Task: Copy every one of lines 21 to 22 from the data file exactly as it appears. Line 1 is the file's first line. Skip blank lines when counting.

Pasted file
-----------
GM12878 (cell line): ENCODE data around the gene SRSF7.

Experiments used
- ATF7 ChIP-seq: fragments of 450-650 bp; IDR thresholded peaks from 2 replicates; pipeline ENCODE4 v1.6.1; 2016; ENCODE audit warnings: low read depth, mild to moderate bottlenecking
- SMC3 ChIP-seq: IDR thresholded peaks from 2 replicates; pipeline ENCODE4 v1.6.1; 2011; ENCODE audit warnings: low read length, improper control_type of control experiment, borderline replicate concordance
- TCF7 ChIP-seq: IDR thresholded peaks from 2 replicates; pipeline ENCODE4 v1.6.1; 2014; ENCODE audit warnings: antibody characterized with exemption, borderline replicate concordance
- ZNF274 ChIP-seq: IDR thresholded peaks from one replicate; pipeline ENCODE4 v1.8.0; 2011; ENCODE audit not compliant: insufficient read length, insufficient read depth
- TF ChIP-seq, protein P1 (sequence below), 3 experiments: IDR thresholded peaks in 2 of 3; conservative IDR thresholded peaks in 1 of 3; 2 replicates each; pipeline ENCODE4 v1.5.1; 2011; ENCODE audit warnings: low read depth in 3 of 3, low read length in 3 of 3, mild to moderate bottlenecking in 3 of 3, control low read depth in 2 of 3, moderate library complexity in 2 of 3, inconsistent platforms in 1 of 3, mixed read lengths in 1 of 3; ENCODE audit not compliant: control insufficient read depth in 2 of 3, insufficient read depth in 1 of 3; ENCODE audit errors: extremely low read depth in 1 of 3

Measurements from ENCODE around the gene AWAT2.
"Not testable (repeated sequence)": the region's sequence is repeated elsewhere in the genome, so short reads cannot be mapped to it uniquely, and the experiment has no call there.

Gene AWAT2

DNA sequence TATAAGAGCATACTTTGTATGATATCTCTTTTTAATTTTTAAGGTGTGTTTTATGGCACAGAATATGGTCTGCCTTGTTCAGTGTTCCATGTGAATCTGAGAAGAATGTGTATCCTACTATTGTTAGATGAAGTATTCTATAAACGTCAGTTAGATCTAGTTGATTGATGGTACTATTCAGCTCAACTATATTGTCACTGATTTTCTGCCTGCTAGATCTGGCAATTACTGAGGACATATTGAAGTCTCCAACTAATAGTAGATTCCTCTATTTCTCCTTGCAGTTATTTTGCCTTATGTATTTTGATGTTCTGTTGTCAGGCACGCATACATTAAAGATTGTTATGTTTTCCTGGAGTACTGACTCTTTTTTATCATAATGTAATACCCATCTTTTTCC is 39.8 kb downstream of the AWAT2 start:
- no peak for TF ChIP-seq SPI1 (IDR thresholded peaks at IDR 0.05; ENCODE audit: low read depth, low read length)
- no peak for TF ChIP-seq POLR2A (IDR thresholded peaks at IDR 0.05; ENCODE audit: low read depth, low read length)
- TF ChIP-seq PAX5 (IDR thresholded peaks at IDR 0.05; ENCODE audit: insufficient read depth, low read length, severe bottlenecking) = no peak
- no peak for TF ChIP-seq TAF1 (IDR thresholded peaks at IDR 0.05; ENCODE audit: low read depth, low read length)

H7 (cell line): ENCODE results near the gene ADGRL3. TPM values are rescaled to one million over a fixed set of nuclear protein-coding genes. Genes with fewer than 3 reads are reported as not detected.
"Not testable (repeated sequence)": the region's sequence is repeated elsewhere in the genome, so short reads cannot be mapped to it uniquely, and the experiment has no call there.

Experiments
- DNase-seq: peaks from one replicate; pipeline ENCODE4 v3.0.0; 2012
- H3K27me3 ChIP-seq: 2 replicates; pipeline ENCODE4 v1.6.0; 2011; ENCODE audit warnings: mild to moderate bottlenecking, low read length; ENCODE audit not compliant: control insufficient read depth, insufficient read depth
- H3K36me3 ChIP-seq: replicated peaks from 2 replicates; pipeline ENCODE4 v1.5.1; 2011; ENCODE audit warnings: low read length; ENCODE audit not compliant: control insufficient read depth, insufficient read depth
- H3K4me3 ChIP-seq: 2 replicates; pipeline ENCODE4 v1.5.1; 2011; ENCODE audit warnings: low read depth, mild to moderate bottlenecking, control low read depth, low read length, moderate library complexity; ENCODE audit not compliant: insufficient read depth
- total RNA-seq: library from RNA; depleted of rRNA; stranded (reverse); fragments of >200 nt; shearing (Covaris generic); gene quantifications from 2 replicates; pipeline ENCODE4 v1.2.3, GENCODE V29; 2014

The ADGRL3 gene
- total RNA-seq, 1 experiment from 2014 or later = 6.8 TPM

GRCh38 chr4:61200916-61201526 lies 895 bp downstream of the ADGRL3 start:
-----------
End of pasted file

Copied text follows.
- H3K36me3 ChIP-seq: replicated peaks from 2 replicates; pipeline ENCODE4 v1.5.1; 2011; ENCODE audit warnings: low read length; ENCODE audit not compliant: control insufficient read depth, insufficient read depth
- H3K4me3 ChIP-seq: 2 replicates; pipeline ENCODE4 v1.5.1; 2011; ENCODE audit warnings: low read depth, mild to moderate bottlenecking, control low read depth, low read length, moderate library complexity; ENCODE audit not compliant: insufficient read depth